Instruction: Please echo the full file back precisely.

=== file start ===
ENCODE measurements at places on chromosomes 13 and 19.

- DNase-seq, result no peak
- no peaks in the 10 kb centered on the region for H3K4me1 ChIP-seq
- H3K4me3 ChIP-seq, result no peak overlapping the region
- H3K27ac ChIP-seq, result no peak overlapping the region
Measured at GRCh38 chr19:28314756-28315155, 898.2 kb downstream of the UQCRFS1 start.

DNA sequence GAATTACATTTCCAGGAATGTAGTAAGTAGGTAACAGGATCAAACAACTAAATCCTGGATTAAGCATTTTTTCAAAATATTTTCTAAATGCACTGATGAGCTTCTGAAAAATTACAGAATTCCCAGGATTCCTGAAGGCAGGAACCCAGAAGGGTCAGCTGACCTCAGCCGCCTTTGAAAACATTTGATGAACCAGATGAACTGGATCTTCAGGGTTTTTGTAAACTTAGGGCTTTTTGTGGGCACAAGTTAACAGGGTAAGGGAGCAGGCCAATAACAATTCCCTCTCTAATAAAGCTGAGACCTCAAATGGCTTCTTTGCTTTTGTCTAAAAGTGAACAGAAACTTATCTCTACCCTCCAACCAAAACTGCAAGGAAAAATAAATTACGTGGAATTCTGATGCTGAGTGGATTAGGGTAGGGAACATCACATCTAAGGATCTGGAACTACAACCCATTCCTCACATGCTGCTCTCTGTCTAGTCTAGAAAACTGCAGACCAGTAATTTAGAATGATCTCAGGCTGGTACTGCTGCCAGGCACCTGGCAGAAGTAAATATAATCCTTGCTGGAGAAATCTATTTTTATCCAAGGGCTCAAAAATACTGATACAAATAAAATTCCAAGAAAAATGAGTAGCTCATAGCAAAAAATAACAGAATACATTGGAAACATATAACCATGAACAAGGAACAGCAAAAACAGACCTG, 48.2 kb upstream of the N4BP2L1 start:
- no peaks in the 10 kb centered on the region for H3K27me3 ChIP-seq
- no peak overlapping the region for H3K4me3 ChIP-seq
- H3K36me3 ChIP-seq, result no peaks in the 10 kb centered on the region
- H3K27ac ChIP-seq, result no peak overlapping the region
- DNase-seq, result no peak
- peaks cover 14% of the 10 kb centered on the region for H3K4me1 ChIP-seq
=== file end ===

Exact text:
ENCODE measurements at places on chromosomes 13 and 19.

- DNase-seq, result no peak
- no peaks in the 10 kb centered on the region for H3K4me1 ChIP-seq
- H3K4me3 ChIP-seq, result no peak overlapping the region
- H3K27ac ChIP-seq, result no peak overlapping the region
Measured at GRCh38 chr19:28314756-28315155, 898.2 kb downstream of the UQCRFS1 start.

DNA sequence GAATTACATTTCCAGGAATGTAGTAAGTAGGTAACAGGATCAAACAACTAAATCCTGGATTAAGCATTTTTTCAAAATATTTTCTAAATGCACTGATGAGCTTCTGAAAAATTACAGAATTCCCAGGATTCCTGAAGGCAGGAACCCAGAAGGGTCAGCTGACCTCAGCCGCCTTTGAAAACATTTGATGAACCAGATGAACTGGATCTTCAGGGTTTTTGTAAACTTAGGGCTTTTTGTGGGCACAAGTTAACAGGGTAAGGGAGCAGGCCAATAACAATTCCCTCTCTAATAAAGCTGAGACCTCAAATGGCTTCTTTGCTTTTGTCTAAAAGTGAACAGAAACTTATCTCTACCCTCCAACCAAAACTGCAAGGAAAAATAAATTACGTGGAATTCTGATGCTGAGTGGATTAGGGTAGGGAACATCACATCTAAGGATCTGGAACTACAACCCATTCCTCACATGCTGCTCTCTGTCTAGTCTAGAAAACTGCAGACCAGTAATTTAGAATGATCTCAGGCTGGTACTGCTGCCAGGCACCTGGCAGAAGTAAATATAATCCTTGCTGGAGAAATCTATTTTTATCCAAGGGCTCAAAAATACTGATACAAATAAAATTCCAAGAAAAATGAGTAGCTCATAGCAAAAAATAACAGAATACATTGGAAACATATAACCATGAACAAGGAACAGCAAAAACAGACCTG, 48.2 kb upstream of the N4BP2L1 start:
- no peaks in the 10 kb centered on the region for H3K27me3 ChIP-seq
- no peak overlapping the region for H3K4me3 ChIP-seq
- H3K36me3 ChIP-seq, result no peaks in the 10 kb centered on the region
- H3K27ac ChIP-seq, result no peak overlapping the region
- DNase-seq, result no peak
- peaks cover 14% of the 10 kb centered on the region for H3K4me1 ChIP-seq